AIM: Cognitive rehabilitation is of interest after paediatric acquired brain injury (ABI). The present systematic review examined studies investigating cognitive rehabilitation interventions for children with ABI, while focusing on identifying effective components. Components were categorized as (1) metacognition and/or strategy use, (2) (computerized) drill-based exercises, and (3) external aids.
METHODS: The databases PubMed (including MEDLINE), PsycInfo, and CINAHL were searched until 22nd June 2017. Additionally, studies were identified through cross-referencing and by consulting experts in the field.
RESULTS: A total of 20 articles describing 19 studies were included. Metacognition/strategy use trainings (five studies) mainly improved psychosocial functioning. Drill-based interventions (six studies) improved performance on tasks similar to training tasks. Interventions combining these two components (six studies) benefited cognitive and psychosocial functioning. External aids (two studies) improved everyday memory. No studies combined external aids with drill-based interventions or all three components.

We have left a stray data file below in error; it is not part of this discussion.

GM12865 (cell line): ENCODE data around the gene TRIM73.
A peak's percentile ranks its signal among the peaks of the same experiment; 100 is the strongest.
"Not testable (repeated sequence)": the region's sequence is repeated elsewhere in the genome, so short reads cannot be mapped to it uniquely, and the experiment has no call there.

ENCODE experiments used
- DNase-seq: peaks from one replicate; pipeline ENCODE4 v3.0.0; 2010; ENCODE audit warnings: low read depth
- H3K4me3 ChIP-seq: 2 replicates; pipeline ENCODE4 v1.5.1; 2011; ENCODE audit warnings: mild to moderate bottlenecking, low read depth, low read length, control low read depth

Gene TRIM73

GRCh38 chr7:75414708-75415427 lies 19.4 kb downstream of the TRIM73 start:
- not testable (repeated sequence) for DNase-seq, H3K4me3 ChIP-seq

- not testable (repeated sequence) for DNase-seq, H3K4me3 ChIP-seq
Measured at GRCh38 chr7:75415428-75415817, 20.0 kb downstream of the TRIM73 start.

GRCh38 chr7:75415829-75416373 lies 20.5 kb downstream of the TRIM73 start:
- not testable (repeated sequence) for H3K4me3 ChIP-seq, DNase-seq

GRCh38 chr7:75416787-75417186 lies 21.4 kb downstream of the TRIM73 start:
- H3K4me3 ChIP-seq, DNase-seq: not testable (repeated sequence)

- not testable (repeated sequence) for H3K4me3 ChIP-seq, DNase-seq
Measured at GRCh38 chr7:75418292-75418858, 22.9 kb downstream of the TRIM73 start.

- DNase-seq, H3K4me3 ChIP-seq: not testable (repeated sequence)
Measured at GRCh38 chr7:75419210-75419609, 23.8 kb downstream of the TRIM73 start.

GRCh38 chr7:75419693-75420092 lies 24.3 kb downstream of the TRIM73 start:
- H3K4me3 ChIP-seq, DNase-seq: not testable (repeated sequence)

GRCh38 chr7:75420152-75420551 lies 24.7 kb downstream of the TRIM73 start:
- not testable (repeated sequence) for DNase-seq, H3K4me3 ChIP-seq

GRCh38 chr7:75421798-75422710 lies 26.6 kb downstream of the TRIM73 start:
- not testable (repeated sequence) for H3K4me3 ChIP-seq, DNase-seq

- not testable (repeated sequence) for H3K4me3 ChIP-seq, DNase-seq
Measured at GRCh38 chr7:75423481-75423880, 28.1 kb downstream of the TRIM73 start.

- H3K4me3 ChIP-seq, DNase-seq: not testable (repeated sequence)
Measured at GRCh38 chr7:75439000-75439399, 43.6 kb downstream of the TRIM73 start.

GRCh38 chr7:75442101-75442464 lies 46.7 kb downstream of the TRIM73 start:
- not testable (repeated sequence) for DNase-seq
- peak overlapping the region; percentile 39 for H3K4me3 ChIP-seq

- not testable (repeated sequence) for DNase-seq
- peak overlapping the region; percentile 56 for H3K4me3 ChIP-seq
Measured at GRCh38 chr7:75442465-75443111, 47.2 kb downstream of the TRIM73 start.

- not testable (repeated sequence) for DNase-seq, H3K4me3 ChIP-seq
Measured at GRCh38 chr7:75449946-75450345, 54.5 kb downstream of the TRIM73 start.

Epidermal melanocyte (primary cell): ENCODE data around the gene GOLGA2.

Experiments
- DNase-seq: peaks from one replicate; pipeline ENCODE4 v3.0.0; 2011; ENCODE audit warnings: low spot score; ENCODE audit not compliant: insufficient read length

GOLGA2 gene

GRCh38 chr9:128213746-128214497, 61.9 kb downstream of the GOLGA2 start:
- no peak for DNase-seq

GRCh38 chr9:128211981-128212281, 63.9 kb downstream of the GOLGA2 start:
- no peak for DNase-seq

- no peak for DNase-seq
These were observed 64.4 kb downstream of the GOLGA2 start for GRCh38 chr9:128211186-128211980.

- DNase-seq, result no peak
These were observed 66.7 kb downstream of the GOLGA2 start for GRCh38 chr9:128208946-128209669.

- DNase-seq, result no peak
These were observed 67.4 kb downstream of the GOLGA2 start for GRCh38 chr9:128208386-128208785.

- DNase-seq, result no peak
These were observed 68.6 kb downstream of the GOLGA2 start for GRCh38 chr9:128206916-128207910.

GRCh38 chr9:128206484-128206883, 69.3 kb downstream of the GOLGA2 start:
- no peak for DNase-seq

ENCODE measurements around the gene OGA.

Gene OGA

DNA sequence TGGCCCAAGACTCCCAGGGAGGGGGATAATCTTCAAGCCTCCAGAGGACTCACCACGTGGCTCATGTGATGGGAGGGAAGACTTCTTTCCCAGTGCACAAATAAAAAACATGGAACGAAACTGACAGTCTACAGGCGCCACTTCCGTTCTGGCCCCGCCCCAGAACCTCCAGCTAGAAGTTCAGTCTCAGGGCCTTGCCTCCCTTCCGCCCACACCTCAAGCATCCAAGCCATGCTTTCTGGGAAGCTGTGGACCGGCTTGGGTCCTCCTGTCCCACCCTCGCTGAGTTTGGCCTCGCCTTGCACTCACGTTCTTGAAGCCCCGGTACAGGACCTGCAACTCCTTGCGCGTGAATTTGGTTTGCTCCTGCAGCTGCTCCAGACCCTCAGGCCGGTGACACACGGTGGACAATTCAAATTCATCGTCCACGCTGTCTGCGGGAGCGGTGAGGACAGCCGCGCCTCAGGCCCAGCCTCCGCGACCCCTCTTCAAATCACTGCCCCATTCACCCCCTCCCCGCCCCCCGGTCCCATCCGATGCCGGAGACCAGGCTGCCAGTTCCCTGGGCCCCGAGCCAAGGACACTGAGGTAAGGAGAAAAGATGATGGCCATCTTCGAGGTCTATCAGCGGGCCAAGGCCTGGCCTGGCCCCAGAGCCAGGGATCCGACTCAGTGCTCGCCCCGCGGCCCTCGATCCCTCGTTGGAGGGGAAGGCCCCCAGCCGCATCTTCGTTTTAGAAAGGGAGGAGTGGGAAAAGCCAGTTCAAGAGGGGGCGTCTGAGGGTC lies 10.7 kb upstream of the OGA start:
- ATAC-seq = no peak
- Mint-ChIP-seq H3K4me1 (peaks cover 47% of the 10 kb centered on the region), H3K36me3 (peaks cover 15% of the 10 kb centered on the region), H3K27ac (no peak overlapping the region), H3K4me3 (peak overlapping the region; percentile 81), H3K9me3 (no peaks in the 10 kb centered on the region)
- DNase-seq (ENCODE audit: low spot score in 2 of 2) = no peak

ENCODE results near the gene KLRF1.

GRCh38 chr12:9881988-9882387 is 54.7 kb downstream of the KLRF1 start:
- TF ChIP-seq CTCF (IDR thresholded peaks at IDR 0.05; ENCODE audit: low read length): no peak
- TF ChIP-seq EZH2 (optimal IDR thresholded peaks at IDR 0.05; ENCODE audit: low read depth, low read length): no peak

CONCLUSION: Available evidence suggests that multi-component rehabilitation, e.g. combining metacognition/strategy use and drill-based training is most promising, as it can lead to improvements in both cognitive and psychosocial functioning of children with ABI. Intervention setting and duration may play a role. Conclusions remain tentative due to small sample sizes of included studies heterogeneity regarding outcome measures, intervention and therapist variables, and patient characteristics.
- Journal Article